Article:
Similar scenarios of human suffering can be painted in Latin America, except for the military interventions, where Venezuela and Cuba receive the cruel impact of economic and financial blockades and devastating sanctions which are no less damaging. Paraphrasing Gowans, sanctions overall have killed more people than the nuclear bombs used by the US.
He illustrated his point by describing the US approach to China, Russia and the Democratic People’s Republic of Korea (DPRK). It is quite obvious to the political analyst that the US has escalated its level of political antagonism with China and Russia, while maintaining its aggressive stand against the DPRK.
The US often speaks of “concerns” about the international order, “threats” to its national security, and “humanitarian crisis”. However, Gowans affirmed credibly that those concerns are vaguely “self defined based on national interests”, and often used as cover up to justify a political and/or military intervention.
The economic growth of China is not a threat to the US national security. “China is a threat because it challenges US economic power. It threatens free market and free enterprise that are central to US principles.” We could add that China threatens the essence of US ideology.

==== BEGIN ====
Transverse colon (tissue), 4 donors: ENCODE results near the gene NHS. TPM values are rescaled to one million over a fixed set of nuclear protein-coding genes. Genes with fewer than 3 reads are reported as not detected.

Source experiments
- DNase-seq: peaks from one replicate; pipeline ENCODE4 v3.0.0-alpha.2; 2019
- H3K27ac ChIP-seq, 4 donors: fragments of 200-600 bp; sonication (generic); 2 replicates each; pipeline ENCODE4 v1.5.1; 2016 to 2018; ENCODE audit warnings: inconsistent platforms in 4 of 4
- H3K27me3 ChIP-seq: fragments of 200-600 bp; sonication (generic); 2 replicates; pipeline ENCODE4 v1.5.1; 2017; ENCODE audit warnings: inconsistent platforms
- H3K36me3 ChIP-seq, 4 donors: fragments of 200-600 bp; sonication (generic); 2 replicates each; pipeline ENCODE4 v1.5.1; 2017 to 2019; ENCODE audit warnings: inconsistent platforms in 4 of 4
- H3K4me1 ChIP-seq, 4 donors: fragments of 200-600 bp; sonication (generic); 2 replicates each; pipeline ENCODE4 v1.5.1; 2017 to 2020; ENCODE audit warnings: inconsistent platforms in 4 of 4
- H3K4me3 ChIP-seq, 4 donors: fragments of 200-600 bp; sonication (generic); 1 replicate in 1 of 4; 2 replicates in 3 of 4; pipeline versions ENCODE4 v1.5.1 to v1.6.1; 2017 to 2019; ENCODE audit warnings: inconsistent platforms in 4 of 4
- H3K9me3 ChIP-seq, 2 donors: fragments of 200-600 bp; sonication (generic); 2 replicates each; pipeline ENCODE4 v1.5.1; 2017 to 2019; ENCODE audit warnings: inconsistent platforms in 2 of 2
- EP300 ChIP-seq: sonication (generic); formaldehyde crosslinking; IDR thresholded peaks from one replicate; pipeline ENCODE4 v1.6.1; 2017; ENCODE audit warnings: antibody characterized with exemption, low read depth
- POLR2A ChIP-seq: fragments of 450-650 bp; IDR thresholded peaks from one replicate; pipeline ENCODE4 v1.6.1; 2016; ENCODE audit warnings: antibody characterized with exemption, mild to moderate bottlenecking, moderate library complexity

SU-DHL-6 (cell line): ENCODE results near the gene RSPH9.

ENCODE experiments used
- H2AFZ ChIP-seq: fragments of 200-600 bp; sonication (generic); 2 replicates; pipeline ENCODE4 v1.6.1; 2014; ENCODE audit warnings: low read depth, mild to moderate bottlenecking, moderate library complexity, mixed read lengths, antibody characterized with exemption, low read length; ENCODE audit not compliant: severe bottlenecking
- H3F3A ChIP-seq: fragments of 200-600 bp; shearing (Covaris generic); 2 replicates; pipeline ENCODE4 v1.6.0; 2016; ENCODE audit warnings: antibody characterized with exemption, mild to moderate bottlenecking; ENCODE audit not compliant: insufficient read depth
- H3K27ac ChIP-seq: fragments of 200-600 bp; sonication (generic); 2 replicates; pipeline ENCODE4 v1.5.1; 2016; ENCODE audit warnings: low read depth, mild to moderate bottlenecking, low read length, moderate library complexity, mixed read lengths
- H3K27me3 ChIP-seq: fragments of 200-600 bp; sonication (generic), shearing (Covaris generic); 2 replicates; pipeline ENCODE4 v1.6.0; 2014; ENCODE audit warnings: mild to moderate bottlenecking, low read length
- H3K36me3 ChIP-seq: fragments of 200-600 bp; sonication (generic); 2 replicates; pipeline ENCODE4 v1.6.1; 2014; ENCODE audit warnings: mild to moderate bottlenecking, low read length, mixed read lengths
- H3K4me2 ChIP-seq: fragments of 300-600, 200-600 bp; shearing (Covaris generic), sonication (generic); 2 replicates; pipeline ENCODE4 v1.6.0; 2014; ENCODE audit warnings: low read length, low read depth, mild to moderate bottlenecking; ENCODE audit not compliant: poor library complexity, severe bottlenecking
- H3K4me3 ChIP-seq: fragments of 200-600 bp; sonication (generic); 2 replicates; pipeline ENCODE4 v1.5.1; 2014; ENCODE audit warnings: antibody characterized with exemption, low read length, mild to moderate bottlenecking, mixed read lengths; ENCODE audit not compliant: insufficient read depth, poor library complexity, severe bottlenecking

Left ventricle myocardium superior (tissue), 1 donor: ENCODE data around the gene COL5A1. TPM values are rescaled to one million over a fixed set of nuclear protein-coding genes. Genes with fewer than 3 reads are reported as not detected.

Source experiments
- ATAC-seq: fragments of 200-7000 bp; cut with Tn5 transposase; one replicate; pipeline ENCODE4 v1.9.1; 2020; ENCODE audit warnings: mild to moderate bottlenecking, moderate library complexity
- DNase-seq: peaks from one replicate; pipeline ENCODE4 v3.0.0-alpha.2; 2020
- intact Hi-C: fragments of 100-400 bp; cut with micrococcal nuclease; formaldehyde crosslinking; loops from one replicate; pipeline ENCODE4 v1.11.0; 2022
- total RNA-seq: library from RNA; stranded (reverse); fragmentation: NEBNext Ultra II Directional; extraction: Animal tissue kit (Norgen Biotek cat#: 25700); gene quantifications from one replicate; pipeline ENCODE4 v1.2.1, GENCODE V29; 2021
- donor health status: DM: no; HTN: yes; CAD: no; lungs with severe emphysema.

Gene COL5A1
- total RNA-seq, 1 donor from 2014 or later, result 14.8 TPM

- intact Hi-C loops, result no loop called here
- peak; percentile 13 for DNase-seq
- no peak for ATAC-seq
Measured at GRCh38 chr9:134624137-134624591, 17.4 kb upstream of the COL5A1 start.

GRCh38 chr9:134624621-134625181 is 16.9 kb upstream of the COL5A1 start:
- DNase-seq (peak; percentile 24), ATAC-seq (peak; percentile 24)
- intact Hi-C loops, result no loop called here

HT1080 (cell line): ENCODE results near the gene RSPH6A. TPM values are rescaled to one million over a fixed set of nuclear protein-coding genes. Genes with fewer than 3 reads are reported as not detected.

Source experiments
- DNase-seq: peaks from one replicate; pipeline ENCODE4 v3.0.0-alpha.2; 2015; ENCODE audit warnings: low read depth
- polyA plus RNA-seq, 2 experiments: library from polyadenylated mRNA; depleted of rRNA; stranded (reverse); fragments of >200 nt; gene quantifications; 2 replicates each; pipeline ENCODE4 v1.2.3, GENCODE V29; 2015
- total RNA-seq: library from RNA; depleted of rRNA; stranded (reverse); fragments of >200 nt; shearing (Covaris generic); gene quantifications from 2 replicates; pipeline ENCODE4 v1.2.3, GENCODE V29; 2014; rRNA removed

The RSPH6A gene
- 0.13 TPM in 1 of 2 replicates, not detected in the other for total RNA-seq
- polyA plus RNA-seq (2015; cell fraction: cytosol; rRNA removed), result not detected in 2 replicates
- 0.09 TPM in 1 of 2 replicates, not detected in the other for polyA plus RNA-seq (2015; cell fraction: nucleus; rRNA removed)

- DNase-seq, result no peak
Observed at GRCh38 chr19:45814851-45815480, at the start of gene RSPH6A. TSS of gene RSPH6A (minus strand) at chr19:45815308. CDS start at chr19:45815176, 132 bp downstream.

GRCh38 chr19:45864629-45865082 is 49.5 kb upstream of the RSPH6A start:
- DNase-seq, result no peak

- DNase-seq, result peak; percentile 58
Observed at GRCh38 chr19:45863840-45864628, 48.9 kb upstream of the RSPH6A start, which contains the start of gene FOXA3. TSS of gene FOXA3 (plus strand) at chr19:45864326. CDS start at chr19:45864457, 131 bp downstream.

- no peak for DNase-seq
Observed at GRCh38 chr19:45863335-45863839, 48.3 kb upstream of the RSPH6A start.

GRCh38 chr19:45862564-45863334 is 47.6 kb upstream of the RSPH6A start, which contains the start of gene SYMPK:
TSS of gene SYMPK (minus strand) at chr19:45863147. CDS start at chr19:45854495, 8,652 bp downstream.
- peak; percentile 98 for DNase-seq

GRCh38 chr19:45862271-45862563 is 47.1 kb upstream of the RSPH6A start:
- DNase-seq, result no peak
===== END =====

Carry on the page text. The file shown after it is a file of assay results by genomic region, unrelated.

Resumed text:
On the other hand, Russia is also in the crosshairs of US foreign policy, but for a different reason. Russia has assumed a leading role in the Middle East, fighting terrorism and supporting Syria by doing so. Russia has been a successful stabilizing force in the region, asserting itself as a powerful player towards a multipolar world. That challenges the US definition of international order. That is, an order where the US has total control.
Both China and Russia are also seen as “threats” by the US because of their increasing economic presence in Latin America, in countries like Venezuela, the traditional US “backyard”.
As for the DPRK, the long history of US disconnect with that country has less to do with the DPRK being a nuclear threat, and more to do with the threatening US presence in South Korea and the region. As Gowans says, “the US is a threat to the DPRK.” To learn more about Korea’s struggle for freedom we will have to read Gowans’ latest book.
Recapping to the title of his presentation, “Resisting the Media Propaganda War”, Stephen Gowans demonstrated that the most dangerous tool in the US war arsenal is the corporations and Wall Street controlled media. Therefore, we need to pay attention to the US empire and observe the actions, the contradictions and the double standards of its foreign policy as seen through independent media. Only then we will be prepared to resist the propaganda war. People’s Voice is such a media outlet, independent from corporate interests, “speaking out against imperialist wars since our first issue”, and resisting for the last 25 years.